Peter Welker’s ‘Sidemen’ on a roll

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What: The Sidemen

When: Friday, Jan. 18, 7 p.m.

Where: Red Brick, 101 Second St.


Peter Welker is in a very good mood.

“I’m prouder of the work I’m doing today than just about anything I’ve ever done in my life,” says the acclaimed horn player and composer. Having taken up the trumpet at age 9, Welker has been a working musician his whole life. He started composing in his teens, has played with numerous bands over the decades, switched to the flugelhorn a few years ago — “At my age, it’s a little more forgiving than the trumpet,” he laughs — and has steadily built relationships with some of the best-known musicians in the business. Asked how many ensembles he’s been a part of since starting to play, he lets out another laugh, every bit as rich and melodious as a tune on a horn.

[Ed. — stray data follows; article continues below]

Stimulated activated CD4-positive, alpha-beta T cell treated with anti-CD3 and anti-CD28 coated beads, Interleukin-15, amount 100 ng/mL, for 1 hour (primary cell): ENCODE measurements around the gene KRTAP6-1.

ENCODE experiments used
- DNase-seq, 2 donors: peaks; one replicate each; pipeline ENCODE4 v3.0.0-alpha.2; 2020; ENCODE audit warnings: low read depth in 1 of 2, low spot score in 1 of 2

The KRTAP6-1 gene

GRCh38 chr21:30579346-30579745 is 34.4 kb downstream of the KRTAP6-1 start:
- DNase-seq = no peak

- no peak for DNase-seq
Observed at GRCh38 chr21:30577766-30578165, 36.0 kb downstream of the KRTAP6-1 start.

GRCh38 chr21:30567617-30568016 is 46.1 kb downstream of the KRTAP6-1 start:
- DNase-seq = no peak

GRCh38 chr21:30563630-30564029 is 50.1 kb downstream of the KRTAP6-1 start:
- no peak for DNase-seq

“Oh man, I’ve played with hundreds of bands over the years,” he says, quickly adding, with a huge smile, “I’ve never actually tried to sit down and count how many. Dozens of bands. And hundreds of players. I’ve played with a lot of great people. But I’ve honestly never been as excited to play with a group of folks as I am about the guys in my current band, The Sidemen. It’s the best band I’ve ever put together.”

The Sidemen are drummer Todd Tribble, bassist Cliff Hugo, saxophonist Steve Steinberg, keyboardist Ruben Valtierra and guitarist Morris Acevedo. Every one is a hardworking session player, having performed with scores of major names over the years.